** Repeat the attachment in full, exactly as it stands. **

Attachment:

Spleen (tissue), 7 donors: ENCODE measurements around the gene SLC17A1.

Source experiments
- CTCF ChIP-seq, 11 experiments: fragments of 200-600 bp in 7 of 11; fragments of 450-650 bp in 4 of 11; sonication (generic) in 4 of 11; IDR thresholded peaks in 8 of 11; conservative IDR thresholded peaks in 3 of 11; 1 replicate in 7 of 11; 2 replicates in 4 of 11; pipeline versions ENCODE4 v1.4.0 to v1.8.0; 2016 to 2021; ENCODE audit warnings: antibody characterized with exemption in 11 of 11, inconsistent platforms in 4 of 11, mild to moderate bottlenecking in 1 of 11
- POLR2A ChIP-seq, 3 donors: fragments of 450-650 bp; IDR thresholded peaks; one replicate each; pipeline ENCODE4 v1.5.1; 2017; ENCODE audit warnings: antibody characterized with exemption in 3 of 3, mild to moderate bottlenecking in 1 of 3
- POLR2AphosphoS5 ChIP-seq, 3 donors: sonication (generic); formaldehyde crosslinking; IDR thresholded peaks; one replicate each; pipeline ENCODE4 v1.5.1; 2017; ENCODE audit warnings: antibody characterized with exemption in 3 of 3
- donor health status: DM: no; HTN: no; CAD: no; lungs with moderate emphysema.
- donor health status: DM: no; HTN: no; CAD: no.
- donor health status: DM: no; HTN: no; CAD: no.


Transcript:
Spleen (tissue), 7 donors: ENCODE measurements around the gene SLC17A1.

Source experiments
- CTCF ChIP-seq, 11 experiments: fragments of 200-600 bp in 7 of 11; fragments of 450-650 bp in 4 of 11; sonication (generic) in 4 of 11; IDR thresholded peaks in 8 of 11; conservative IDR thresholded peaks in 3 of 11; 1 replicate in 7 of 11; 2 replicates in 4 of 11; pipeline versions ENCODE4 v1.4.0 to v1.8.0; 2016 to 2021; ENCODE audit warnings: antibody characterized with exemption in 11 of 11, inconsistent platforms in 4 of 11, mild to moderate bottlenecking in 1 of 11
- POLR2A ChIP-seq, 3 donors: fragments of 450-650 bp; IDR thresholded peaks; one replicate each; pipeline ENCODE4 v1.5.1; 2017; ENCODE audit warnings: antibody characterized with exemption in 3 of 3, mild to moderate bottlenecking in 1 of 3
- POLR2AphosphoS5 ChIP-seq, 3 donors: sonication (generic); formaldehyde crosslinking; IDR thresholded peaks; one replicate each; pipeline ENCODE4 v1.5.1; 2017; ENCODE audit warnings: antibody characterized with exemption in 3 of 3
- donor health status: DM: no; HTN: no; CAD: no; lungs with moderate emphysema.
- donor health status: DM: no; HTN: no; CAD: no.
- donor health status: DM: no; HTN: no; CAD: no.